Significant Cultural, Political, and Social Events
that occurred this month include the U.S. National Park Service designating the home of Frederick Douglas in Washington D.C. as a national historic site, the first such recognition for an African-American (5th). As a harbinger of the Cuban missile crisis, Soviet missiles first arrive in Cuba (8th). The U.S. Supreme Court intervenes in the growing civil rights confrontations in the South, halting the stays of lower court orders, which effectively pave the way for James Meredith, a black student, to enroll in the all-white University of Mississippi (10th). When Meredith enrolls 10 days later, he will be escorted by federal marshals.
In South Vietnam, U.S. Marine Corps helicopter pilots fly combat missions for Da Nang, previewing that conflict later in the decade (18th). Rachel Carson’s nonfiction work “Silent Spring” is published. It becomes the catalyst of the burgeoning environmentalist movement (27th). President Kennedy issues a “cease and desist” order, calling the efforts to prevent James Meredith from attending classes at Ole Miss as unlawful (29th). This action fails to prevent rioting on the campus by white agitators against blacks, and members of the Mississippi National Guard are federalized to quell the violence. (30th)
In Sports and Entertainment,
“The Jetsons,” an animated show from Hanna Barbera studios about a mid-21st century family, premieres on the ABC television network in prime time. It lasts one season, but survives in baby boomer memories through decades of syndication (23rd). “The Beverly Hillbillies” sitcom premieres on CBS television, beginning a nine year run, rising to #1 in the ratings for the year. In boxing, Sonny Liston knocks out reigning world heavyweight champion Floyd Patterson, claiming the title (25th).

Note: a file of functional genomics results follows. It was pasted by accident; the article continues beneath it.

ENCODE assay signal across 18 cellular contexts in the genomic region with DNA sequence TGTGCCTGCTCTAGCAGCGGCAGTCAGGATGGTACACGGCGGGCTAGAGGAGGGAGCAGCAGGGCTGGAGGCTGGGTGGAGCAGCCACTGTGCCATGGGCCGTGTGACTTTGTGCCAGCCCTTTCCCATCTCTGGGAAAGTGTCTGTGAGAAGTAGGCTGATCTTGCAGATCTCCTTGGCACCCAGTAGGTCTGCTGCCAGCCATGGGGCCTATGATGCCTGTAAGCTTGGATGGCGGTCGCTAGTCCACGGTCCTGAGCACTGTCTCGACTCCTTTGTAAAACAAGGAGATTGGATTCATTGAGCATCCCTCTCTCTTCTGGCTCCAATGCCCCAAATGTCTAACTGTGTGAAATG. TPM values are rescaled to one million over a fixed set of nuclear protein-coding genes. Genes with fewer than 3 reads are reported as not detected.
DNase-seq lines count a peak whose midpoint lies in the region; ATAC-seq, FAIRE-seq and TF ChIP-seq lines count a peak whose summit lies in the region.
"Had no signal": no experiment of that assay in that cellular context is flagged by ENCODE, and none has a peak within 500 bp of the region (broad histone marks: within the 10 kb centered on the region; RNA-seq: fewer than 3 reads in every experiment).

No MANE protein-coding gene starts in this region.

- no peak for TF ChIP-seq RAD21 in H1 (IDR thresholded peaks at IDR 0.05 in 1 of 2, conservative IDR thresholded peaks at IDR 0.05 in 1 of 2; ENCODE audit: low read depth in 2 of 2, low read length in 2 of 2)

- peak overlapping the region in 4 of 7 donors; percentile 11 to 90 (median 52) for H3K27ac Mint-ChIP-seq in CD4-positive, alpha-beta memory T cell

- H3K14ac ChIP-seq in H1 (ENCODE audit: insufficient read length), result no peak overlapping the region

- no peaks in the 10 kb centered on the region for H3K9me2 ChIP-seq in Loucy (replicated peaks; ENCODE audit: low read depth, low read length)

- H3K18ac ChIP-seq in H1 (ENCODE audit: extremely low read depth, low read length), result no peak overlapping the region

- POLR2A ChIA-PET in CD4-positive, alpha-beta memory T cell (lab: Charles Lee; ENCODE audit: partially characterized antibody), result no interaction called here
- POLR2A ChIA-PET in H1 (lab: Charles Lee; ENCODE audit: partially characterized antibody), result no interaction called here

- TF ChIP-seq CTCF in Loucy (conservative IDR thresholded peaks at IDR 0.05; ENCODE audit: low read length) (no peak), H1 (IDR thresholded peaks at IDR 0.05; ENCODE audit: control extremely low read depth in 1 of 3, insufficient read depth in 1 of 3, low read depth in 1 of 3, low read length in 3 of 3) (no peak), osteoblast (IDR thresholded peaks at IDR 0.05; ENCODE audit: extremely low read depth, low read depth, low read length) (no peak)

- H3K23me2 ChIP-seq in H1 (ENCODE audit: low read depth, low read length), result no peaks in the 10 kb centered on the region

On the Pop Singles Charts,
The Four Seasons explode on the music scene with their smash hit Sherry, which begins a 5 week reign at #1 mid-month. They follow the two week run of Sheila by Tommy Roe. Roe would not have another hit for seven years, climbing back to the top of the charts in 1969 in a remarkable return. The Four Seasons go onto become one of the best selling groups of the Sixties. Other hit makers this month and their top chart position include Ray Charles with his timeless ballad, You Don’t Know Me (2) drawn from his classic Modern Sounds in Country and Western album. Nat King Cole has a best-selling single and album with Ramblin’ Rose (2); R&B instrumentalists Booker T. and the M.G.s score with Green Onions (3), which is also covered by jazz artists. Teen idol Rick Nelson hits with the self-titled Teen Age Idol (5). Elvis Presley, the king of rock ‘n roll, has yet another hit with She’s Not You (5). Claudine Clark leaves a one hit wonder legacy with Party Lights (6); Another one hit wonder, Bent Fabric, breaks through with the instrumental Alley Cat, a piano ditty that will survive as a wedding dance staple for decades. The Duprees keep doo wop alive with their enduring You Belong to Me (7). And Motown’s first successful solo female singer Mary Wells breaks into the top ten with You Beat Me to the Punch (9).
At Movie Theaters,
The Music Man leads the box-office parade for the second consecutive month at #1. The huge hit for-all-ages would be remembered at year’s end on critics’ polls as well. The Cinerama family extravaganza The Wonderful World of the Brothers Grimm finishes at #2, but tops the weekly chart by the end of the month in its limited roadshow runs. Holdover hits include the endless smash West Side Story at #3, Lolita at #5, The Miracle Worker holding on at #6, and art house hit Boccaccio ’70 crossing over to mainstream theaters and reaching #10. Newcomers are the hospital soaper The Interns #4, Vincente Minelli’s follow up to The Bad and the Beautiful, the not-as-memorable Two Weeks in Another Town #7, the international remake of The Phantom of the Opera starring Herbert Lom (who would later play Inspector Clouseau’s foil in The Pink Panther series) at #8, and the sword-and-sandal costumer, The 300 Spartans at #9.
In the art houses, the Oscar-winning documentary The Sky Above the Mud Below continues its remarkable run, and adds enough commercial theaters to reach #11 in the box office rankings. New successful entries include two from the UK, Waltz of the Toreadors and critics’ favorite A Taste of Honey.